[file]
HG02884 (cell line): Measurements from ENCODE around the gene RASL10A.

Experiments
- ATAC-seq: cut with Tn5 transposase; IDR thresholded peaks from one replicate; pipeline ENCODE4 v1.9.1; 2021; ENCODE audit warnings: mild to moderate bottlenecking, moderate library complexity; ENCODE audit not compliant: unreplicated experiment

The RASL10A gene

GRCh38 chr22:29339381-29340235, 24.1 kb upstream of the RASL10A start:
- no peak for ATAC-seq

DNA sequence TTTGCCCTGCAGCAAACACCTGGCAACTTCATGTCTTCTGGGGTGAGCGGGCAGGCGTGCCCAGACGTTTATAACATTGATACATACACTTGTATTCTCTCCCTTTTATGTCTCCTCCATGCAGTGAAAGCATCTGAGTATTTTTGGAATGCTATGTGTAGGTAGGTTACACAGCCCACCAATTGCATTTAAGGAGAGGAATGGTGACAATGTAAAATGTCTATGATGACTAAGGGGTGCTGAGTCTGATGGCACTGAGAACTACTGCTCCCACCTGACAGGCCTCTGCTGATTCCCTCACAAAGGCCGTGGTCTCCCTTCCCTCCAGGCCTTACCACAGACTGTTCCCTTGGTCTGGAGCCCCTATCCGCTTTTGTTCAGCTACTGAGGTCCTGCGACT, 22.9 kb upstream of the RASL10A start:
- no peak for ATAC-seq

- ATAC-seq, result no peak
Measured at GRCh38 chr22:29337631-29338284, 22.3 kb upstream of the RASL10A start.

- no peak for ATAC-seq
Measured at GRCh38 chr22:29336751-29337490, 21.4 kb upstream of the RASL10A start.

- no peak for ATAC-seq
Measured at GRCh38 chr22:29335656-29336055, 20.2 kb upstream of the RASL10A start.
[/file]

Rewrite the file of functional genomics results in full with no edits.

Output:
HG02884 (cell line): Measurements from ENCODE around the gene RASL10A.

Experiments
- ATAC-seq: cut with Tn5 transposase; IDR thresholded peaks from one replicate; pipeline ENCODE4 v1.9.1; 2021; ENCODE audit warnings: mild to moderate bottlenecking, moderate library complexity; ENCODE audit not compliant: unreplicated experiment

The RASL10A gene

GRCh38 chr22:29339381-29340235, 24.1 kb upstream of the RASL10A start:
- no peak for ATAC-seq

DNA sequence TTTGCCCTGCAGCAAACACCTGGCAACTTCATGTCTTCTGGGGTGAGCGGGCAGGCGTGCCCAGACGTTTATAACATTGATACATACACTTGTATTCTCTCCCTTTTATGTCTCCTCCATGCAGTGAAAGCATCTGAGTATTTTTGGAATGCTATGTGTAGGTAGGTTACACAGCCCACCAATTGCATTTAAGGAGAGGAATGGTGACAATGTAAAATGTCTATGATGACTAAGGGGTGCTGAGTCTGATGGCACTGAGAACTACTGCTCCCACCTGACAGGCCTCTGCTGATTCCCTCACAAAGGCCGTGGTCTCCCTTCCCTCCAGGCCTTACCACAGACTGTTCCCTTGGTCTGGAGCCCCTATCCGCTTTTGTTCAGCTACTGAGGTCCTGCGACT, 22.9 kb upstream of the RASL10A start:
- no peak for ATAC-seq

- ATAC-seq, result no peak
Measured at GRCh38 chr22:29337631-29338284, 22.3 kb upstream of the RASL10A start.

- no peak for ATAC-seq
Measured at GRCh38 chr22:29336751-29337490, 21.4 kb upstream of the RASL10A start.

- no peak for ATAC-seq
Measured at GRCh38 chr22:29335656-29336055, 20.2 kb upstream of the RASL10A start.